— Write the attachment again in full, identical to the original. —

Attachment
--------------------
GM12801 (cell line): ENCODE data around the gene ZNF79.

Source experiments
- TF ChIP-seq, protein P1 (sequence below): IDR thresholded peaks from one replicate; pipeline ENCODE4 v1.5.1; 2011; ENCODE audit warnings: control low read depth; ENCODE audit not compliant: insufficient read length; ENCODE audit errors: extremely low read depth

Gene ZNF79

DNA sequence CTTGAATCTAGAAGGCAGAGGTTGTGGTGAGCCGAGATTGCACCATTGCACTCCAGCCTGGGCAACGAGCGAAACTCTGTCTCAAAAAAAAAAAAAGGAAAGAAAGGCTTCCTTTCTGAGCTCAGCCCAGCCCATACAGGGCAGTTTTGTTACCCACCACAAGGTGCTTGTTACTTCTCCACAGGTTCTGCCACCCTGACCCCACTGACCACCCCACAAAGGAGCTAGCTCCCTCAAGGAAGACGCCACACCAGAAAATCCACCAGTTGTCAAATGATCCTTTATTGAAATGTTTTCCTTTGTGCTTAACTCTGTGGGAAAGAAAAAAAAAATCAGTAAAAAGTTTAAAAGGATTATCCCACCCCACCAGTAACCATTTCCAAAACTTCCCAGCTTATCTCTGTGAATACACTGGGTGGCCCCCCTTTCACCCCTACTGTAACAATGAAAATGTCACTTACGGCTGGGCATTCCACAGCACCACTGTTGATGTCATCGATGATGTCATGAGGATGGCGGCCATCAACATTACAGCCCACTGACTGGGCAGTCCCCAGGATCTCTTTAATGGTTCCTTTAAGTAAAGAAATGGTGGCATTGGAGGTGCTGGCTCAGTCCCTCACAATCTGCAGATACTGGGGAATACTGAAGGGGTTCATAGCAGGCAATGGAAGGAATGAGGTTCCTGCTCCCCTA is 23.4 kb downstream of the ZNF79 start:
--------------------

GM12801 (cell line): ENCODE data around the gene ZNF79.

Source experiments
- TF ChIP-seq, protein P1 (sequence below): IDR thresholded peaks from one replicate; pipeline ENCODE4 v1.5.1; 2011; ENCODE audit warnings: control low read depth; ENCODE audit not compliant: insufficient read length; ENCODE audit errors: extremely low read depth

Gene ZNF79

DNA sequence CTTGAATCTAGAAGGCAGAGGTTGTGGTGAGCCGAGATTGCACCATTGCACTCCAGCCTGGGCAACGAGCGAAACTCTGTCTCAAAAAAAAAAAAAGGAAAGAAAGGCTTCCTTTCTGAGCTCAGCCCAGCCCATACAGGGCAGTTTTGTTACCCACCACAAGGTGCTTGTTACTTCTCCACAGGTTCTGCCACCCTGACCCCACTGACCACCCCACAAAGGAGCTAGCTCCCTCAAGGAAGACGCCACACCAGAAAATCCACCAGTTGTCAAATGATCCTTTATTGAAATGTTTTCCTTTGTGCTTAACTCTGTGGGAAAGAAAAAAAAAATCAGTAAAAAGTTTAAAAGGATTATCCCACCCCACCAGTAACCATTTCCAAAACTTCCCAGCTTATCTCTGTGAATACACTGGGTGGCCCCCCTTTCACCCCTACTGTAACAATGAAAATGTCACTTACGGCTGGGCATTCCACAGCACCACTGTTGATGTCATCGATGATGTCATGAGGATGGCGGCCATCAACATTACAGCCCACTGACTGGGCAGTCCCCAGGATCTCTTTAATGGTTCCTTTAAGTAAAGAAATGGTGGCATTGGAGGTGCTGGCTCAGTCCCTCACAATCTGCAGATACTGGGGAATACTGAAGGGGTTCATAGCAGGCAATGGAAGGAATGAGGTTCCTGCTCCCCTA is 23.4 kb downstream of the ZNF79 start: